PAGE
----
This Q&A explores the EU Association Agreement, why it is relevant to Brexit and the EU-Ukraine Agreement model.
Brexit: EU Association Agreements Q&A
- What is an EU Association Agreement and why is it relevant to Brexit?
- What does the EU Association Agreement with Ukraine cover?
- What does the dispute resolution mechanism in the Ukraine Agreement involve?
- Could the EU-Ukraine Agreement be a model for Britain's future relationship with the EU?
- How likely is the EU to agree to a Ukraine-style Agreement for the UK?
- How long would the Association Agreement take to negotiate?
- Is the Association model similar to the Continental Partnership model suggested by the think tank Bruegel?
An association agreement is a treaty between the European Union and a non-EU country which creates a framework for co-operation between them. This often involves establishing a free trade area and an agreement to collaborate on issues such as defence and security, education, environmental protection and migration. The EU has over 20 association agreements, mainly with neighbouring countries. Their original purpose was to prepare non-member countries for EU accession but some now focus on improving trade and strengthening political ties with countries which may not be immediate candidates for accession. A full list of EU association agreements can be found here.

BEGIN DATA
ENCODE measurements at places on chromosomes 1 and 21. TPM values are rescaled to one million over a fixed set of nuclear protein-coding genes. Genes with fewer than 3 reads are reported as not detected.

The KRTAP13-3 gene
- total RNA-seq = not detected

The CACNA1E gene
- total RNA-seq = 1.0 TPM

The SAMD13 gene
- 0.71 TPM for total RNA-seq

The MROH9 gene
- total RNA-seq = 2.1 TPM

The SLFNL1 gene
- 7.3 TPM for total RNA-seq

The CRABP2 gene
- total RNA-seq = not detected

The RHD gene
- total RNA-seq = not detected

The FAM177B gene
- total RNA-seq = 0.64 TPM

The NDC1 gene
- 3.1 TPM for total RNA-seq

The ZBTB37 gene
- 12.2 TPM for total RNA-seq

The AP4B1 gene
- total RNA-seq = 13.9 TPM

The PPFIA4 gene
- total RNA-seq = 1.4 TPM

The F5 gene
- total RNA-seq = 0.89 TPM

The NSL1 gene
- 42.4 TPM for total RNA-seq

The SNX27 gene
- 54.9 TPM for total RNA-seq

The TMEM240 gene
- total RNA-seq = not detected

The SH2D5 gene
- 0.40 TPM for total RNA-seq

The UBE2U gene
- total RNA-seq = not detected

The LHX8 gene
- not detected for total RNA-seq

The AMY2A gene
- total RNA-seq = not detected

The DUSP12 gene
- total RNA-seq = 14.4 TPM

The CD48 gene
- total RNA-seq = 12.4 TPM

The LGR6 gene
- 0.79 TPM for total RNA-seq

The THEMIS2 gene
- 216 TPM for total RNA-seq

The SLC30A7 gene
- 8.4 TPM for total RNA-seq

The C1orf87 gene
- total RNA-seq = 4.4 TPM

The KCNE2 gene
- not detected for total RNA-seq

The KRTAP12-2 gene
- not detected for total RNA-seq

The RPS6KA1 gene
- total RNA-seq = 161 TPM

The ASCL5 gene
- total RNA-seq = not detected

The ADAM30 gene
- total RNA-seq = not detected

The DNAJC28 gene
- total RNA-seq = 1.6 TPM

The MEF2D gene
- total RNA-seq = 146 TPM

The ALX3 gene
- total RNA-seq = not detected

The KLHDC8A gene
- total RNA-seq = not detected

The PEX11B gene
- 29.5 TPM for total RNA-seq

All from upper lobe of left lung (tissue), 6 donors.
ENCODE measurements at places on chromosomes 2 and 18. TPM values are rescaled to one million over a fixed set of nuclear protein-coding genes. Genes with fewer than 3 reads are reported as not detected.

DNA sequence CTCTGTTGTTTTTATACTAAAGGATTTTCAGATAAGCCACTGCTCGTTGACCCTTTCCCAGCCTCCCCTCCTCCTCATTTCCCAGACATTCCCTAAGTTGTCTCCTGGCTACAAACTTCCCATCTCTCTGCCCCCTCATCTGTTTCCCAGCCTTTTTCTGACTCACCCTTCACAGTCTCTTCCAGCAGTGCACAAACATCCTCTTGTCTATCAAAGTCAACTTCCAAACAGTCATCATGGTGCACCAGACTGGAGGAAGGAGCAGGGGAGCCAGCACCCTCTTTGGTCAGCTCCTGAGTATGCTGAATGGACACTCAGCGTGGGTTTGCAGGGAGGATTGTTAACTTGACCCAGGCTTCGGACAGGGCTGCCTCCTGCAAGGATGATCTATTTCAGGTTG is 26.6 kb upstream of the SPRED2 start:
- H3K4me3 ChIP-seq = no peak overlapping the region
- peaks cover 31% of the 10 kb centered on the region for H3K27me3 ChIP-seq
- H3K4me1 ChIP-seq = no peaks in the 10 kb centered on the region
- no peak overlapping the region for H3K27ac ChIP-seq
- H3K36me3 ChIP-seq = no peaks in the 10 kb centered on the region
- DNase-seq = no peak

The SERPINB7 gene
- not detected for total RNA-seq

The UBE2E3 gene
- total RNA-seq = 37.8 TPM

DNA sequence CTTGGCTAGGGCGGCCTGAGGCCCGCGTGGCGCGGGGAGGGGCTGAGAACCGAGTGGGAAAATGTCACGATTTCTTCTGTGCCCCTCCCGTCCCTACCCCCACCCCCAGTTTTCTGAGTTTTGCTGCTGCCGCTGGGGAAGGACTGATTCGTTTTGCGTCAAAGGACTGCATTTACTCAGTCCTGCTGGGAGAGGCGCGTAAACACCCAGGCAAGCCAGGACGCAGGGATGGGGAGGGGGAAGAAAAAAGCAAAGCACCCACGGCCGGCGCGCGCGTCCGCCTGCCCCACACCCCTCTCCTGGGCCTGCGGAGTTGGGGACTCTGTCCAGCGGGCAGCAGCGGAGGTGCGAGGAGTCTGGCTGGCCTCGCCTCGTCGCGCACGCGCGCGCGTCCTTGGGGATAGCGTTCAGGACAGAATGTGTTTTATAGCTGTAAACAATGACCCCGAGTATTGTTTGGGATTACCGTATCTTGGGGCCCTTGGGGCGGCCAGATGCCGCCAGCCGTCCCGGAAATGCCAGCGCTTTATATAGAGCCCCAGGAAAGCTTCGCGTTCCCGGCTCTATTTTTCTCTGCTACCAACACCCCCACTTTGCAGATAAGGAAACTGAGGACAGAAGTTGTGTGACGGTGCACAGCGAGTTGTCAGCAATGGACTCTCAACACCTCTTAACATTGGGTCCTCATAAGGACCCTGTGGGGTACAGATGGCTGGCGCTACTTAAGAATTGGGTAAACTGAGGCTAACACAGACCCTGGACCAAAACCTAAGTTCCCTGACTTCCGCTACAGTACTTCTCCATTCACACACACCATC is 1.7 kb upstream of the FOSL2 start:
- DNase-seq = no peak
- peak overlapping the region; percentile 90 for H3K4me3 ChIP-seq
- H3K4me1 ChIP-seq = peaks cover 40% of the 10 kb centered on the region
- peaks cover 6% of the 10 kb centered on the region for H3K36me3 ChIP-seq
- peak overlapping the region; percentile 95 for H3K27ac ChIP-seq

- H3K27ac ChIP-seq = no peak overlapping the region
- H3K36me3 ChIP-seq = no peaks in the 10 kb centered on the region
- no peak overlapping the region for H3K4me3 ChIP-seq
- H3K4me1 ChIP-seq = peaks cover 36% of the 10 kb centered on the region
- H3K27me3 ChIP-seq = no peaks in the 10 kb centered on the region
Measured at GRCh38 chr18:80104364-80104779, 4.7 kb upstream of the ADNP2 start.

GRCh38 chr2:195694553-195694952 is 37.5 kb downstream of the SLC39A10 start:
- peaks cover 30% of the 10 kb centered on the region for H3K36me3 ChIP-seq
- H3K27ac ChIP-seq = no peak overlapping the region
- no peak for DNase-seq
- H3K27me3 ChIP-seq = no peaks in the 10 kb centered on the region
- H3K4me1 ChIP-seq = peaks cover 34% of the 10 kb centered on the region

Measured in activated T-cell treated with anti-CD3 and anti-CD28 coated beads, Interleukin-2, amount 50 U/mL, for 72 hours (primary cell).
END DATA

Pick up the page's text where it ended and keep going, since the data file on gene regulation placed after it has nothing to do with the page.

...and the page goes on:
Against this background, association agreements have been suggested as a potential model for the future EU-UK relationship after Brexit. For example, in March 2018, the European Parliament passed a resolution recommending the use of an association agreement as a starting point for the future EU-UK relationship. A number of commentators/think tanks have also suggested association agreements as a possible model, including the Institute for Public Policy Research, the UK Trade Policy Observatory, the Institute for Government and former UK MEP Andrew Duff. Particular attention has focused on the EU-Ukraine Association Agreement, which is one of the most recent and wide-ranging association deals that the EU has entered into.
Although the aim of association agreements is to bring non-EU countries closer to the EU, in principle there is no reason why they could not be used to diverge from it. This is what commentators mean when they use terms such as "reverse-Ukraine" or "inverted association agreement" in connection with Brexit.